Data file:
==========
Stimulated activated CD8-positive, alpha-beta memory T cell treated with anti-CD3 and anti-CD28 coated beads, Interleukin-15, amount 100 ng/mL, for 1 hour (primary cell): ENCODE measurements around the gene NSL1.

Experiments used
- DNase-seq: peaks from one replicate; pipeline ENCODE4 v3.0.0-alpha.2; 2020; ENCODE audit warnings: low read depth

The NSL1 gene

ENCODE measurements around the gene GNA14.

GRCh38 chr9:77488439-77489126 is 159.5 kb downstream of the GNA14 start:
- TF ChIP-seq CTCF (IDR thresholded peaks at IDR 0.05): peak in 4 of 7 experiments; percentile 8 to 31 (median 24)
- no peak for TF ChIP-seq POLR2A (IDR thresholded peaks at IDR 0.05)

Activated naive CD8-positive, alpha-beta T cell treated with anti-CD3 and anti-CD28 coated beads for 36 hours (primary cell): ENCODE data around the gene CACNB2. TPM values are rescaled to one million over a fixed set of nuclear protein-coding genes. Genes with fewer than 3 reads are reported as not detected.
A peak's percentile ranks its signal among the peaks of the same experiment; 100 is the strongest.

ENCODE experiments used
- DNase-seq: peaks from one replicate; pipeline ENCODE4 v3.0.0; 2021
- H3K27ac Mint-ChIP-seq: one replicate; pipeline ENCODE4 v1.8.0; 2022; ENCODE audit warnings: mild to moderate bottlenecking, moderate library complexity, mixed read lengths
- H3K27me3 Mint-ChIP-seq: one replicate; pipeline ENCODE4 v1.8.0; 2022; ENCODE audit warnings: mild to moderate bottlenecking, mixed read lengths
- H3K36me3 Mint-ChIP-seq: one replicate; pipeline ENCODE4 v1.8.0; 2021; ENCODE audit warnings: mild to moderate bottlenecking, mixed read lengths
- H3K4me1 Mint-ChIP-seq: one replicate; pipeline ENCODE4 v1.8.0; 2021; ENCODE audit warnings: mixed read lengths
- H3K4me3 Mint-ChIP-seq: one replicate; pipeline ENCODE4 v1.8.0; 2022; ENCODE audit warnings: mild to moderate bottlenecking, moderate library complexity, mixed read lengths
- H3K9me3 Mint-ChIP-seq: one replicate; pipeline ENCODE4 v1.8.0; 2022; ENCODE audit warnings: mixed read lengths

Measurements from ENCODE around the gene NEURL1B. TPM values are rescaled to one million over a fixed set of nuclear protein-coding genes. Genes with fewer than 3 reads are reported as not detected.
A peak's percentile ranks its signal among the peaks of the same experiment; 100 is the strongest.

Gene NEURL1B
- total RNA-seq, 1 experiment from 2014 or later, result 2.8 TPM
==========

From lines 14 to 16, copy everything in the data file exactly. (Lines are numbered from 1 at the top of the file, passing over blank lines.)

- H3K27me3 Mint-ChIP-seq: one replicate; pipeline ENCODE4 v1.8.0; 2022; ENCODE audit warnings: mild to moderate bottlenecking, mixed read lengths
- H3K36me3 Mint-ChIP-seq: one replicate; pipeline ENCODE4 v1.8.0; 2021; ENCODE audit warnings: mild to moderate bottlenecking, mixed read lengths
- H3K4me1 Mint-ChIP-seq: one replicate; pipeline ENCODE4 v1.8.0; 2021; ENCODE audit warnings: mixed read lengths